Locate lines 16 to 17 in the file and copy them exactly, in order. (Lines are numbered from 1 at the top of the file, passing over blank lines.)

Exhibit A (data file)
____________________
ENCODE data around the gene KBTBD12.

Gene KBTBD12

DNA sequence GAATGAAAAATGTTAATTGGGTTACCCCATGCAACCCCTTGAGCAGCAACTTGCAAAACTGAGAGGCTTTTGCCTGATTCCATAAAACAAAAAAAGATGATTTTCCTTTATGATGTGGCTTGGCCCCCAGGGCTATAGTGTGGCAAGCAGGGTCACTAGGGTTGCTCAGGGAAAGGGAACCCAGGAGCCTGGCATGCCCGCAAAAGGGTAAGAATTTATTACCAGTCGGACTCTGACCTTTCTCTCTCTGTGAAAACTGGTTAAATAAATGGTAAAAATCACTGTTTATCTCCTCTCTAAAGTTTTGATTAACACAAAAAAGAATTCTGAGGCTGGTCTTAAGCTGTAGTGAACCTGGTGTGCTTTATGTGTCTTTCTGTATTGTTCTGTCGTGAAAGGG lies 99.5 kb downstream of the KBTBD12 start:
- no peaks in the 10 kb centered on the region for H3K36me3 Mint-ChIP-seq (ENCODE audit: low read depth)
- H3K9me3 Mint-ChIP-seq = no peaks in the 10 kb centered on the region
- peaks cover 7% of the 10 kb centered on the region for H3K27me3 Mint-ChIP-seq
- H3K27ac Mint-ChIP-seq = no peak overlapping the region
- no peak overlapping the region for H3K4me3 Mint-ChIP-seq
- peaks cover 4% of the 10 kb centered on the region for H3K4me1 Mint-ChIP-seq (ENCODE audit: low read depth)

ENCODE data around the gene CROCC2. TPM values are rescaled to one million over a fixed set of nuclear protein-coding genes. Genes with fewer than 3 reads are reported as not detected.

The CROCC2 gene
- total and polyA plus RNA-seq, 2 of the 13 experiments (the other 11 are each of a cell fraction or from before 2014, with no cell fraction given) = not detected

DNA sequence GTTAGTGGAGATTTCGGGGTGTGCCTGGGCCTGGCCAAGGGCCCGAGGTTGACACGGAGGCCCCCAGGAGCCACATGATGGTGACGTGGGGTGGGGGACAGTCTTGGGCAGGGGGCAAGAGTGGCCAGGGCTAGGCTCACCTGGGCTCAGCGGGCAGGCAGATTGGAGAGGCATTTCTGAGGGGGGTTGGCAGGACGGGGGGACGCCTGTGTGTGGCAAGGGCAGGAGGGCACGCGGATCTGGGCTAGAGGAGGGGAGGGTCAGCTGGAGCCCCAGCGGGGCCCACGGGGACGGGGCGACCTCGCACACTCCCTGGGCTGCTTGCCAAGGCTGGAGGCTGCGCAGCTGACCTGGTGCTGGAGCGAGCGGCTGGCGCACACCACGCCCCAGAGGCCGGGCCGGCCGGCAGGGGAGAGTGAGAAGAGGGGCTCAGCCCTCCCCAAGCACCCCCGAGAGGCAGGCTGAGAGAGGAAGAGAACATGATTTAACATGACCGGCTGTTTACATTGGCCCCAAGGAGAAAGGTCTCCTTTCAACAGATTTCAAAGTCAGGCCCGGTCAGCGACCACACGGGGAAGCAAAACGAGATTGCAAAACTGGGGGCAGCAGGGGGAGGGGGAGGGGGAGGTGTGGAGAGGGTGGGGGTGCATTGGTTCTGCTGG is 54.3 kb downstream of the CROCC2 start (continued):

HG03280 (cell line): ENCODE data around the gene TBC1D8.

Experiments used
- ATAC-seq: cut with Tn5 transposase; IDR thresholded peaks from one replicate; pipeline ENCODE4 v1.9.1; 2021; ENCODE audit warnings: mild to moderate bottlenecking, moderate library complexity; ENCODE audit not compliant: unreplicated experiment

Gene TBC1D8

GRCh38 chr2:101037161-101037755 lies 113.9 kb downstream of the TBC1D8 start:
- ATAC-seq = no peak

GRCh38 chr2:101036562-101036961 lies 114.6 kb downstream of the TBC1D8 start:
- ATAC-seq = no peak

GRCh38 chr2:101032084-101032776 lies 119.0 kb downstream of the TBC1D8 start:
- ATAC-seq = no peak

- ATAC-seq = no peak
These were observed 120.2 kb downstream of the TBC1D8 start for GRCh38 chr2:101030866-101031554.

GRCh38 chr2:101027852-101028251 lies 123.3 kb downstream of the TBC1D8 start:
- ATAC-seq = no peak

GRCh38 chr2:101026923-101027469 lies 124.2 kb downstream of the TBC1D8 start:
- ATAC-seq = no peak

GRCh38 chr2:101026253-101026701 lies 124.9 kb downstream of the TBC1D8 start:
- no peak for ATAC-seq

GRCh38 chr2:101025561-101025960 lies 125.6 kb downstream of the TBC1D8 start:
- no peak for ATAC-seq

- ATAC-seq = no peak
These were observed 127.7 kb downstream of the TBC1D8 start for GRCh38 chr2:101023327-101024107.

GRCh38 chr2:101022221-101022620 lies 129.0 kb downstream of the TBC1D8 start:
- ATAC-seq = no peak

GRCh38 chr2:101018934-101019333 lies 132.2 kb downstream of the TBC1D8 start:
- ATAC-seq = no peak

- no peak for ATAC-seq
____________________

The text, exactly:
- ATAC-seq: cut with Tn5 transposase; IDR thresholded peaks from one replicate; pipeline ENCODE4 v1.9.1; 2021; ENCODE audit warnings: mild to moderate bottlenecking, moderate library complexity; ENCODE audit not compliant: unreplicated experiment

Gene TBC1D8